“Individual commitment to a group effort—that is what makes a team work, a company work, a society work, a civilization work.” —Vince Lombardi, Hall of Fame football coach
Vince Lombardi, who led the Green Bay Packers to five National Football League championships in the 1960s, including wins in the first two Super Bowls—and in my opinion was the greatest professional football coach of all time—was an organizational and motivational genius. At its simplest, the job of a head football coach is to take a roster of individual athletes and mold them into a team by getting them to make an “individual commitment to a group effort.” It’s not necessary that athletes in any team sport surrender their individuality, but they do need to put the team first.
I spend a lot of time thinking and writing about the traits and characteristics that make for an effective board, and it’s my belief that the level of personal commitment that a bank director brings to his or her board service is the defining characteristic that separates the winners from the losers (as Lombardi might say). But it’s not just a personal commitment to spend the necessary time in meetings and conference calls and to prepare for them in advance. Being an effective director also requires that you make a commitment to engage in the governance process, which is exactly the kind of group effort that Lombardi was talking about.
Do you believe that a board with strong governance practices and culture contributes to the bank’s profitability and goals? Are you willing to engage in a group effort where the whole (the board) is greater than the sum of its parts (you)?
I saw an impressive display of commitment last week at our second annual Bank Board Training Forum, which took place on March 5th and 6th at the Hermitage Hotel in Nashville. A pretty significant snow storm (for Nashville anyway) blew through the area the evening of the 4th and complicated the travel plans of many of the attendees, including yours truly. One director who drove to Nashville from Arkansas with his wife told me that they managed to keep just one step ahead of the storm through the entire trip as his wife anxiously monitored the storm’s progress on her smart phone as it seemed to be gaining on them. Given the weather and related travel challenges, it would have been easy for many of the attendees to just stay at home, but few of them did.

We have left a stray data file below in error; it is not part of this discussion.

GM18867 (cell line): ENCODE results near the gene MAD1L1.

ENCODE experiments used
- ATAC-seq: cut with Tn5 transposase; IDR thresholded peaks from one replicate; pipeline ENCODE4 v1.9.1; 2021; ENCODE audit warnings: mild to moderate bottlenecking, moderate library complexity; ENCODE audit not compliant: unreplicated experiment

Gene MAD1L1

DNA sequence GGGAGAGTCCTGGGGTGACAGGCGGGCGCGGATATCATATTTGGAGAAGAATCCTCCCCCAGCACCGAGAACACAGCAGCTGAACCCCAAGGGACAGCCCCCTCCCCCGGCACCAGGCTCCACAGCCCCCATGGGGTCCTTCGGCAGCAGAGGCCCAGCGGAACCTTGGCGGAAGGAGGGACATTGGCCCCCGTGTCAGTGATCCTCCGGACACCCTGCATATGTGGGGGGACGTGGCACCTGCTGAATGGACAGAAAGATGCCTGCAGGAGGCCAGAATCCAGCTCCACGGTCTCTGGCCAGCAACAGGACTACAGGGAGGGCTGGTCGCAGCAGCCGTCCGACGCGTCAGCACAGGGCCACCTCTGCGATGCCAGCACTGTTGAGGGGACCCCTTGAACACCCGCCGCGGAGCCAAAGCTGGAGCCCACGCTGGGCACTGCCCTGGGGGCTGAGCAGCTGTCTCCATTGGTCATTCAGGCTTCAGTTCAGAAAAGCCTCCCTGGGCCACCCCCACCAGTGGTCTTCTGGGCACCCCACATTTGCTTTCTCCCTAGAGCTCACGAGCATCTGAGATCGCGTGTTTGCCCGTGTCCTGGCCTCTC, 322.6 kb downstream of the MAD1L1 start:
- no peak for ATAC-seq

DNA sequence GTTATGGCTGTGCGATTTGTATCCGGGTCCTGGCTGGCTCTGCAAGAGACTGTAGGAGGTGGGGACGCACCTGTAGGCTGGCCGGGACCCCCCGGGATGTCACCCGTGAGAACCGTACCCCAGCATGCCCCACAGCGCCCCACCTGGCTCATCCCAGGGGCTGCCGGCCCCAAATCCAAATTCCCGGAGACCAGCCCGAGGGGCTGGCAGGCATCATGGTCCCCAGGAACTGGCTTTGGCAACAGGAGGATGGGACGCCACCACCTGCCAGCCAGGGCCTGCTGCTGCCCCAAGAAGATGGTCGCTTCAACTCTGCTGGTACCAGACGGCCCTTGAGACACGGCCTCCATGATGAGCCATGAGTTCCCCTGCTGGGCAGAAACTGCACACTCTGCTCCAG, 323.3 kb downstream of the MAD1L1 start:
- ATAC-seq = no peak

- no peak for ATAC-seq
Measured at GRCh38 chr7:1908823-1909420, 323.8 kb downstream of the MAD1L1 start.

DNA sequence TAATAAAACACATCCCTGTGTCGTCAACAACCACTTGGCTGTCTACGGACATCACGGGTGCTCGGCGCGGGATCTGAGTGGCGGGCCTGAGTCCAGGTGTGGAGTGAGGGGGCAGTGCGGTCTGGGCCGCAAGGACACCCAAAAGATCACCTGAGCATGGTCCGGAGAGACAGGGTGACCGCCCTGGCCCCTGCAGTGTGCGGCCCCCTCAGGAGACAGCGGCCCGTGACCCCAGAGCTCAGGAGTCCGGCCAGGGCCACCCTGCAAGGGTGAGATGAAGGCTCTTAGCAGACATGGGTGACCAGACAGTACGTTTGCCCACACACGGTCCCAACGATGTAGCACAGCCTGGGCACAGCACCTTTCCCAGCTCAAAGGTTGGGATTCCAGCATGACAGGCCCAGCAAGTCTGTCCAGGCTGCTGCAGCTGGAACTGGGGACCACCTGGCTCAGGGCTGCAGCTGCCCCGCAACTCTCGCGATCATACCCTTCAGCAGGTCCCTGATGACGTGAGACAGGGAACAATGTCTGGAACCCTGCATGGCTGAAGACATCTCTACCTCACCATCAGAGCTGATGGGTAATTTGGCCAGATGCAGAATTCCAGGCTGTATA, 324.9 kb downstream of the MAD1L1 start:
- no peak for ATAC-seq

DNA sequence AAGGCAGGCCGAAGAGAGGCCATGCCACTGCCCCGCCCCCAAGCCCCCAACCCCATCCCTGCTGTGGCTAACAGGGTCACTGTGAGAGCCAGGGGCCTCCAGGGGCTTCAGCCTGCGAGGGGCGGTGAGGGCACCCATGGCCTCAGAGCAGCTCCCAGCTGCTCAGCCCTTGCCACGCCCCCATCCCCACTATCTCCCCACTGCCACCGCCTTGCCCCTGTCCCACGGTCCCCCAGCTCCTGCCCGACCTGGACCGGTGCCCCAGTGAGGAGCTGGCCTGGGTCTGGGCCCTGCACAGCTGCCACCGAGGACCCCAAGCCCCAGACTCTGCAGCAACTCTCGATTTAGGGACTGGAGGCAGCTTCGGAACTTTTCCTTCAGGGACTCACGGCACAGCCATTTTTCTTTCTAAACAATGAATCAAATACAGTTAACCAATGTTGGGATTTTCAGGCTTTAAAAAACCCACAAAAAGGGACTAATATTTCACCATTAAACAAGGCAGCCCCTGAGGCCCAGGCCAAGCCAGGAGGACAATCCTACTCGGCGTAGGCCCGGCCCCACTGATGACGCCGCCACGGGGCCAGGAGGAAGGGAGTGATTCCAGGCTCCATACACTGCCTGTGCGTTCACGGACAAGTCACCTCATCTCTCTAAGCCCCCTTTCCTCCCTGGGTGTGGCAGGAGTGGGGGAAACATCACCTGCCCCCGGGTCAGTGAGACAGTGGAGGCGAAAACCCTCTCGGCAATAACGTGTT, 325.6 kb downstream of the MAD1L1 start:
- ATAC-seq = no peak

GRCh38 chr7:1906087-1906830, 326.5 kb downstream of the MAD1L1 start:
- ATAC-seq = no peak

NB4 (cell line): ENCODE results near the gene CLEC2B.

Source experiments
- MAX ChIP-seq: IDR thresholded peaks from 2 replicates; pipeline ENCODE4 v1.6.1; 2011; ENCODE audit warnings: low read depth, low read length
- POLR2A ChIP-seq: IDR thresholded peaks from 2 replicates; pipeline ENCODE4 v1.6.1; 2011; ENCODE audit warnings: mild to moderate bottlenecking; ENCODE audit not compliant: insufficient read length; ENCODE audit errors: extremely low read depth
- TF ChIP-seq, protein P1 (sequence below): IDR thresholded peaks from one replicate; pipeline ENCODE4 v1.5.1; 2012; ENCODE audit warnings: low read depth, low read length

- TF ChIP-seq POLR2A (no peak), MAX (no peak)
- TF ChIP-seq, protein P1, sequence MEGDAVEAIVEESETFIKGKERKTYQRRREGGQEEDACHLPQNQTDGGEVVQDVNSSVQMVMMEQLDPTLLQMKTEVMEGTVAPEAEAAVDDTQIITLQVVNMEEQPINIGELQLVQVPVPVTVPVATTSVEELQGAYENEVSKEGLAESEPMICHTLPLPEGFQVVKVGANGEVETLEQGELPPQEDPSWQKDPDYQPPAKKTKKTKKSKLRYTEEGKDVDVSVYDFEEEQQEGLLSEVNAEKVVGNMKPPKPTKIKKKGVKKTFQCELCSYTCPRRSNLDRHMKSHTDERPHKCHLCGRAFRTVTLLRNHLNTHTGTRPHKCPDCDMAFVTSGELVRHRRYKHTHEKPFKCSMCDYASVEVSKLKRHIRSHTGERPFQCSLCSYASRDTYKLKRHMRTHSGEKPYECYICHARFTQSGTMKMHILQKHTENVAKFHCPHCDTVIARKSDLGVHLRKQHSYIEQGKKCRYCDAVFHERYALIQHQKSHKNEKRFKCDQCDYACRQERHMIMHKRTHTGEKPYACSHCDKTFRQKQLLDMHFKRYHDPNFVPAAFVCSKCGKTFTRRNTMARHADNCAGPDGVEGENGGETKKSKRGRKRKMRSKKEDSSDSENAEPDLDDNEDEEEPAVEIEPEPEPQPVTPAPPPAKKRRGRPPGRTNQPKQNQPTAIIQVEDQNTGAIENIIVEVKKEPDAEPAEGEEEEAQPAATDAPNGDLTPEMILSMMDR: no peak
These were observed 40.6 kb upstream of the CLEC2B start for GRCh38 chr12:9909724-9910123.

The day-and-a-half event featured sessions on audit, risk, compensation and governance issues, along with an economic and business overview of the banking industry today, and panels comprised of both directors and bank CEOs. It was a very successful event that seemed to engage the attendees. There were a number of banks who brought two or more directors, and often they would linger at their tables discussing a presentation they had just heard even though we had stopped for a refreshment break or lunch.
The wellspring of commitment is motivation. Most directors at the community bank level will never be paid at a level commensurate with their talent or the amount of time they devote to their board service—although hopefully they will at least be paid adequately, with the added benefit of stock holdings that increase in value over time if their bank is publicly owned. The really good bank directors that I have met are in the game because they understand the importance of banking as a system that supports our economy, and the important role that their banks play in the communities in which they live.
I see commitment in both an individual and group context. Are you willing to put in the necessary time to be an effective director? As the banking industry has grown more complex in recent years, the time demands of board service have increased. And are you willing to engage with other board members in a collective process, to discuss, to argue and when necessary, to compromise? Effective directors bring their brains to board meetings. They probe, they ask good questions, they offer their perspectives. And they work together.
Here’s another quote from Lombardi: “People who work together will win, whether it be against complex football defenses, or the problems of modern society.” Or, he might have added, the challenges of modern banking.